Statement from IRS Commissioner Doug Shulman on Offshore Income
March 26, 2009
My goal has always been clear — to get those taxpayers hiding assets offshore back into the system. We recently provided guidance to our examination personnel who are addressing voluntary disclosure requests involving unreported offshore income. We believe the guidance represents a firm but fair resolution of these cases and will provide consistent treatment for taxpayers. The goal is to have a predictable set of outcomes to encourage people to come forward and take advantage of our voluntary disclosure practice while they still can.
In the guidance to our people, we draw a clear line between those individual taxpayers with offshore accounts who voluntarily come forward to get right with the government and those who continue to fail to meet their tax obligations. People who come in voluntarily will get a fair settlement. We set up a penalty framework that makes sense for them — they need to pay back-taxes and interest for six years, and pay either an accuracy or delinquency penalty on all six years. They will also pay a penalty of 20 percent of the amount in the foreign bank accounts in the year with the highest aggregate account or asset value. Just to be clear, this is 20 percent of the highest asset value of an account anytime in the past six years. This gives taxpayers — and tax practitioners — certainty and consistency in how their case will be handled.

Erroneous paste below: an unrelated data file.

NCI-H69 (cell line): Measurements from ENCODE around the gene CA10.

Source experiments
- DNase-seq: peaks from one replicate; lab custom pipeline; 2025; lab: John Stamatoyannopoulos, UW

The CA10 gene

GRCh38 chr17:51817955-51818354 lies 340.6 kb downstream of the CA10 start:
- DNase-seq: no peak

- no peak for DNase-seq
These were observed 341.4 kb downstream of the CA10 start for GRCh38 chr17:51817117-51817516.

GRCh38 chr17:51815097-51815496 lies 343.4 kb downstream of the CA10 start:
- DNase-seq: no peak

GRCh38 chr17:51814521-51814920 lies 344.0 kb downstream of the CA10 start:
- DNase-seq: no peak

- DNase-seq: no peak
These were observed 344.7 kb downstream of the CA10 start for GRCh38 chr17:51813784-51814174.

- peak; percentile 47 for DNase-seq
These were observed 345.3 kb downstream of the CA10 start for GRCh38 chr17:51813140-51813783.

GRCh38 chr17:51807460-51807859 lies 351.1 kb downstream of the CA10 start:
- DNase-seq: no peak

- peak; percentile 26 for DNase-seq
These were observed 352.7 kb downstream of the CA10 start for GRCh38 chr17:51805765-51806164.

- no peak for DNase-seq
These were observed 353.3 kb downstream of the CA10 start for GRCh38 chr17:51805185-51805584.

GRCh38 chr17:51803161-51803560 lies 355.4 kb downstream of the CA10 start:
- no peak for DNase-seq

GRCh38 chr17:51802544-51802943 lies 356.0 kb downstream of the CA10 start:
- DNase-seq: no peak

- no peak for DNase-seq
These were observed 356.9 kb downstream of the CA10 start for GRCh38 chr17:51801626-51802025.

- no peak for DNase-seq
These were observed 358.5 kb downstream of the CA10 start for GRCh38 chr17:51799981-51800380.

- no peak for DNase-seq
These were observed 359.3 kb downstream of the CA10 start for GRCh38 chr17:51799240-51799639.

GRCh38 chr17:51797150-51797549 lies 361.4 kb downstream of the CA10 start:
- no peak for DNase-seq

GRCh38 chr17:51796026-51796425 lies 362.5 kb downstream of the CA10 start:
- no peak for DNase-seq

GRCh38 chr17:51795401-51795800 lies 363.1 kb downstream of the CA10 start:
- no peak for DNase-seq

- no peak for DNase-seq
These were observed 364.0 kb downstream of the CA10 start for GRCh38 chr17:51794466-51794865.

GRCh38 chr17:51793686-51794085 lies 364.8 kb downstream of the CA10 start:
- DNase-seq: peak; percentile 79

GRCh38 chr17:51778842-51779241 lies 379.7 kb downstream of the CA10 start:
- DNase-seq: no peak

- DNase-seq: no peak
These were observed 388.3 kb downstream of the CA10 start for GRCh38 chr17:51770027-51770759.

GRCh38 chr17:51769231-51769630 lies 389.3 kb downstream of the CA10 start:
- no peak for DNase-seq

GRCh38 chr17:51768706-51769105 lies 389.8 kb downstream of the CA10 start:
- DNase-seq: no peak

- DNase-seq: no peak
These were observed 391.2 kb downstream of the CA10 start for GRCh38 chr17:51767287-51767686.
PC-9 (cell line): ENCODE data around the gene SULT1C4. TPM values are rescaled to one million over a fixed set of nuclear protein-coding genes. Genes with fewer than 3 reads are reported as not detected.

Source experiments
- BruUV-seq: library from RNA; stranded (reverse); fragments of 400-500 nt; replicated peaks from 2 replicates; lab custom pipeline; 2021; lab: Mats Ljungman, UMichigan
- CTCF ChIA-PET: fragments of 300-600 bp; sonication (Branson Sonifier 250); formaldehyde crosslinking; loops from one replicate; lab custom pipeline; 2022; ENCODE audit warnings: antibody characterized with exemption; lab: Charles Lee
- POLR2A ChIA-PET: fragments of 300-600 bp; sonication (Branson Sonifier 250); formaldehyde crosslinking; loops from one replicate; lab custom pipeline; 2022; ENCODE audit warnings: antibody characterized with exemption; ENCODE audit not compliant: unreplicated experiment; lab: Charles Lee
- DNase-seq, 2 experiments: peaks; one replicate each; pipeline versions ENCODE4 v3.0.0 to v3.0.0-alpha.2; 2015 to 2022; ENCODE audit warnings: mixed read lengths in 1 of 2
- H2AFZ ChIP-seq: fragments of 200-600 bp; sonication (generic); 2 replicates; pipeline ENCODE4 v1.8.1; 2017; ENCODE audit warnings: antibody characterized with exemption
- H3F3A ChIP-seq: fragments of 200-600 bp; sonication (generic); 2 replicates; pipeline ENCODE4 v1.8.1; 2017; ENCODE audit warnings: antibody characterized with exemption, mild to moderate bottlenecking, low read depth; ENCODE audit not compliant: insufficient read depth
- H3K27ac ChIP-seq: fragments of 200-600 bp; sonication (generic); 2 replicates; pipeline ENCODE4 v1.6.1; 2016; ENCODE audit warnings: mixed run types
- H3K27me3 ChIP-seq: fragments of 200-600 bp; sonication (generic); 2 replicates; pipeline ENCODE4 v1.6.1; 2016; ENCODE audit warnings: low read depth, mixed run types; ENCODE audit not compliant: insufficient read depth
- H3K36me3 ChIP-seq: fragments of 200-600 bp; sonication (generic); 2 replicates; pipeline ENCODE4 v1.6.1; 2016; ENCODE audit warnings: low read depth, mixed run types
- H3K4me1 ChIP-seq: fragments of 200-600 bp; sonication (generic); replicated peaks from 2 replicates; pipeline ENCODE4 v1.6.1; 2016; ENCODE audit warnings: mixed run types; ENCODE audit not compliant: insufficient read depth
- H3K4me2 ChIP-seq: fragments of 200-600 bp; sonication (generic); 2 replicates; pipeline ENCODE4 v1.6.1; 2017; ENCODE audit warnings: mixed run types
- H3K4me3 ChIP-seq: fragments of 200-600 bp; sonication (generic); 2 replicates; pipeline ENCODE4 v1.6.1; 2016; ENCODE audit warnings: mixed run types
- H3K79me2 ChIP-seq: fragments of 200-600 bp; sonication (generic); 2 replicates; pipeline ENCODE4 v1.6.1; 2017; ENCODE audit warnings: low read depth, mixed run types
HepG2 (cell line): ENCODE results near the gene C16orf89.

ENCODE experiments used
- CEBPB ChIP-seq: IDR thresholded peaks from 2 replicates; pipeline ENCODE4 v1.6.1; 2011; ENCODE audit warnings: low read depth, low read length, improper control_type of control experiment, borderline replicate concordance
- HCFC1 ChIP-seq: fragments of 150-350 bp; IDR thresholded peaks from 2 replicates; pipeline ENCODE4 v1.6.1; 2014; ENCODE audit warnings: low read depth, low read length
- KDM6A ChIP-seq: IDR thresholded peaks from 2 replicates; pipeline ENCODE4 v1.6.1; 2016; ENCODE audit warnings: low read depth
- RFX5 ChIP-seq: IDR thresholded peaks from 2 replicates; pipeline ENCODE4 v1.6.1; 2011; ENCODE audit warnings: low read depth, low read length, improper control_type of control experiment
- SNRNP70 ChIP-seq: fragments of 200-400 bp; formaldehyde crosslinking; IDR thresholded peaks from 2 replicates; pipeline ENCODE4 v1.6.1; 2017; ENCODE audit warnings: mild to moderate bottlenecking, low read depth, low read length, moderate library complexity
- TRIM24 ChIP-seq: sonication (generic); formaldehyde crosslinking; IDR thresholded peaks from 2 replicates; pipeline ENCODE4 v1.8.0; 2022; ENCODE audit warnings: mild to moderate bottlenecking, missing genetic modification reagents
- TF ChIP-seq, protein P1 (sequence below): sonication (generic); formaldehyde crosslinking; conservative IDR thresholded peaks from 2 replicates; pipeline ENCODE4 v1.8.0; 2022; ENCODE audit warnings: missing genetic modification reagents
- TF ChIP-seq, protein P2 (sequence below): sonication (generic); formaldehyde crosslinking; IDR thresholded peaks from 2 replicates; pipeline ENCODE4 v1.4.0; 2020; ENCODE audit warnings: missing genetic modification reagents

We have instructed our agents to resolve these taxpayers’ cases in a uniform, consistent manner. Those who truly come in voluntarily will pay back taxes, interest and a significant penalty, but can avoid criminal prosecution.
At the same time, we have also provided guidance to our agents who have cases of unreported offshore income when the taxpayer did not come in through our voluntary disclosure practice. In these cases, we are instructing our agents to fully develop these cases, pursuing both civil and criminal avenues, and consider all available penalties including the maximum penalty for the willful failure to file the FBAR report and the fraud penalty.
We believe this is a firm, but fair resolution of these cases. It will make sure that those who hid money offshore pay a significant price, but also allow them to avoid criminal prosecution if they come in voluntarily. As we continue to step up our international enforcement efforts, this is a chance for people to come clean on their own. Our guidance to the field is for the next six months only, after which we will re-evaluate our options.
For taxpayers who continue to hide their head in the sand, the situation will only become more dire. They should come forward now under our voluntary disclosure practice and get right with the government.